But now that Winchester Tourism Information Centre has sent me a new link to all the things you can do here, I’ll be exploring it again. One lovely idea is to take a self-guided walk around various Winchester locations. The sunset tour, approx one and a quarter miles, looks a lovely route passing St Giles Hill, The Weirs and the Abbey Gardens. 

Memorial to Jane Austen in Winchester
Cathedral. (c) aroundbritainnoplane
There are also routes for church lovers, history watchers and the literati with Winchester links. I like the look of the tour for Jane Austen fans which takes you to her old home, now a museum, in Chawton, Hampshire. 

You can also find Jane Austen's grave stone and a memorial brass in the cathedral without leaving Winchester. Forgotten what she looks like? Then scrutinise a tenner.

Winchester is famous for being one of England’s former capitals and home of King Alfred the Great (who burnt the cakes). It’s a medieval city which has plenty of green space and is dominated by the amazing cathedral built around the time of Henry VII. Inside, as well as Jane Austen’s grave, you can find a tomb to a fly fisherman - little known fact fly fishing was developed on the River Itchen which flows through the city.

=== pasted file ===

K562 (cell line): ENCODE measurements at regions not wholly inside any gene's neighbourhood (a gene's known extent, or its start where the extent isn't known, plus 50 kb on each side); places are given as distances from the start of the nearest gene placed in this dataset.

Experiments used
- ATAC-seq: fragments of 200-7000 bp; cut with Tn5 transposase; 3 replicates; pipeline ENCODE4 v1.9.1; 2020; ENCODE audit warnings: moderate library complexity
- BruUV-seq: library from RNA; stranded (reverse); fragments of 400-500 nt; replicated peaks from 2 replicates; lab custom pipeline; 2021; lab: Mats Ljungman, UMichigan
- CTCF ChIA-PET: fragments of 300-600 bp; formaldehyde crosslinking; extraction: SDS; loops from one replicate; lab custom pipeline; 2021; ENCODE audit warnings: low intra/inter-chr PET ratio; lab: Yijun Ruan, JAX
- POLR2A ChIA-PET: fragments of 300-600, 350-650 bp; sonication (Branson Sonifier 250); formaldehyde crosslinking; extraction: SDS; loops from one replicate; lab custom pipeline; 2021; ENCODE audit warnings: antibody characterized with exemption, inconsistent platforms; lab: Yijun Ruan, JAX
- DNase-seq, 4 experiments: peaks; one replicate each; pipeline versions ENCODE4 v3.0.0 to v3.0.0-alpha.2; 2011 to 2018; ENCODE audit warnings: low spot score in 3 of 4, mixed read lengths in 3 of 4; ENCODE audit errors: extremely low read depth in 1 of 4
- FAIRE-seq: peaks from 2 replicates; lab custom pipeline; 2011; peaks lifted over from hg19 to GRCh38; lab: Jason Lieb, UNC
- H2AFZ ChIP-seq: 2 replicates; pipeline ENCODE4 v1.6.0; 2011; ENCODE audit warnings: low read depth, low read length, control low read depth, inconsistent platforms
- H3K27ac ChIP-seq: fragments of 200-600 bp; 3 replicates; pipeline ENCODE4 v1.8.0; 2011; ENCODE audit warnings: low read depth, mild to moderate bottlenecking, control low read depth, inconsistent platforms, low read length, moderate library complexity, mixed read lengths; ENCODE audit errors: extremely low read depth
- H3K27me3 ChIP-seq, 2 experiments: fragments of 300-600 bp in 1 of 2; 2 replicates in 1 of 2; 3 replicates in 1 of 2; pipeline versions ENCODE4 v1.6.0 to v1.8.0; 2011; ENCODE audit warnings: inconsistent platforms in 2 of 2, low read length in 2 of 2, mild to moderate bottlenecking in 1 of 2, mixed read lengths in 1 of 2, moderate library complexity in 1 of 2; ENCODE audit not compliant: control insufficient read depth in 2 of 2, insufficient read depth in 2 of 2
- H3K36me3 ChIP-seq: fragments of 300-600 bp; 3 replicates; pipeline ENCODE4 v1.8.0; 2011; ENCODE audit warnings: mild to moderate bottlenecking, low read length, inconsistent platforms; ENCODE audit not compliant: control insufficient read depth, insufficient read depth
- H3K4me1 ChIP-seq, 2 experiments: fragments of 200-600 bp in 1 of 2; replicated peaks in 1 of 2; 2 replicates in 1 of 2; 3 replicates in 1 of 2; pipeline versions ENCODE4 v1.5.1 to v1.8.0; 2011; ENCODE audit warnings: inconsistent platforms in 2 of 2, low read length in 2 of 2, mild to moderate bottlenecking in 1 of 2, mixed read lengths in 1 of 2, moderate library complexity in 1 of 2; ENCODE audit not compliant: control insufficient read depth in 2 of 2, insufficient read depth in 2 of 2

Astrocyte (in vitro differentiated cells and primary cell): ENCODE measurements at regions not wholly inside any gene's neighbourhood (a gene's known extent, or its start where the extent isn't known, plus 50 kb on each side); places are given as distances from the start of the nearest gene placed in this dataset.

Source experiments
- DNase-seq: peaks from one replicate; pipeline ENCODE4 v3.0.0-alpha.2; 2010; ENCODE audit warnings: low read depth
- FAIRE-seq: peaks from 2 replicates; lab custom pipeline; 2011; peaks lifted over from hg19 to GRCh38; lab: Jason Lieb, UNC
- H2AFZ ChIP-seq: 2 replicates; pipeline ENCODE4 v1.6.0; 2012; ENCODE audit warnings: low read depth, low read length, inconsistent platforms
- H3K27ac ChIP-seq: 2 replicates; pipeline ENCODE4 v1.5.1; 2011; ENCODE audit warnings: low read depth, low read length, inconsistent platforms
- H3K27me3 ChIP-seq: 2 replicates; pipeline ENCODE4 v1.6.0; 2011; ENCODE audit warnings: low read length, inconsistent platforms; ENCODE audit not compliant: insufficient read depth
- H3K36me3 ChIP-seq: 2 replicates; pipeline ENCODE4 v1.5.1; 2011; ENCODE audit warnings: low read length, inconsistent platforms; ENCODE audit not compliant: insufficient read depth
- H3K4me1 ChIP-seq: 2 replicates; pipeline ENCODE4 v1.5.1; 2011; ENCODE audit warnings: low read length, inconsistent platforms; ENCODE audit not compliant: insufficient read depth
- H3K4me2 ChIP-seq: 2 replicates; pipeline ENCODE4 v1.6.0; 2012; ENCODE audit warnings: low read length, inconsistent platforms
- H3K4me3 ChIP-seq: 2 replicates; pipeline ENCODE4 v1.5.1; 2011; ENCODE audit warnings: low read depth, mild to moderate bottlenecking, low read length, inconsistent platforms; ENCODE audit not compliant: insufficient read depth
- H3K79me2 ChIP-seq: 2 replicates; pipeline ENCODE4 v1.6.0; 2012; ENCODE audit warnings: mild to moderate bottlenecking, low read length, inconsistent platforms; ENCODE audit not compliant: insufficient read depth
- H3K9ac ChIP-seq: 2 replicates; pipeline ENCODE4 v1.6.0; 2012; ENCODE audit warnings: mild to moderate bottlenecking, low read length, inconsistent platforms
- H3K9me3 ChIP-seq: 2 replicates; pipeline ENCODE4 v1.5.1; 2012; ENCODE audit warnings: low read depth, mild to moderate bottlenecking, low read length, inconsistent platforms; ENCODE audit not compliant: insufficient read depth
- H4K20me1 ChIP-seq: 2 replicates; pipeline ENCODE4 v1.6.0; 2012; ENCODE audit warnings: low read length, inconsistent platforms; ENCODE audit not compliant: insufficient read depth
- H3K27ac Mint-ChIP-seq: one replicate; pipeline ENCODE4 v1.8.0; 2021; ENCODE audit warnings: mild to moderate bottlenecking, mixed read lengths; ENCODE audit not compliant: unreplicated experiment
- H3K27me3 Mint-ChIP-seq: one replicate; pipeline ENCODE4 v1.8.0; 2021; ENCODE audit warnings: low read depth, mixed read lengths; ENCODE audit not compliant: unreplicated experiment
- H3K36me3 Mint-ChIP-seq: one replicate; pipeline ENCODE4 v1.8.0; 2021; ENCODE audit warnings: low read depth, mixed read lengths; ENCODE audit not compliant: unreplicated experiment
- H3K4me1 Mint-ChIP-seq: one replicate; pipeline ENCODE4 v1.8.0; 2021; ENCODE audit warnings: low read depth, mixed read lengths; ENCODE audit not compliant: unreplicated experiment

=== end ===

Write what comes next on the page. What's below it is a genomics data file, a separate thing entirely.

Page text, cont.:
My favourite spot was the hole in the wall where pilgrims queued up, then crawled into so they could see St Swithin, the former Bishop renowned for curing boils, various nasties and even making dropped eggs whole again. And that was before his posthumous miracle working reputation.

Entry to the cathedral is £8.50 (adult no discount). It’s a breathtaking building inside (and you can always go in for free if you join one of the many daily services). Once you've paid for your ticket, you can get value for money simply by joining an hour-long guided tour, possibly climb the tower stairs for a huge view of Winchester, or just wander with a floorplan until one of the many cathedral guides take pity on you and give you a guided insight to their little patch. We struck lucky and saw the alter screen in a way that turned exquisite carvings into the stories of the saints - all pointed out with a torch beam of green intensity. 

I really should have known by now that St Peter carries the keys of heaven and St Paul carries a sword. But I got the chance to learn that St Swithin’s special object is a bridge.  It gets you thinking about what object symbolises your lifestyle – reusable bag? Coffee mug? Pen? Or more likely mobile phone which certainly achieves miracles. For example, you can ping on to this link and explore more of Winchester’s great outdoors at bit.ly/2jKkRYy 
(supplied by the Tourist Info Centre).

WHAT’S ON10 June: Cycle at Winchester Criterium & CycleFest
Winchester’s city centre streets will close for cycling, racing, and family activities. The 1 km circuit race weaves through Winchester's city centre. First event is the Family Cycle Ride at 9.45am (Registration).  Cyclists start at the top of the High Street, wind their way past the cathedral, then climb the long uphill to the finishing line.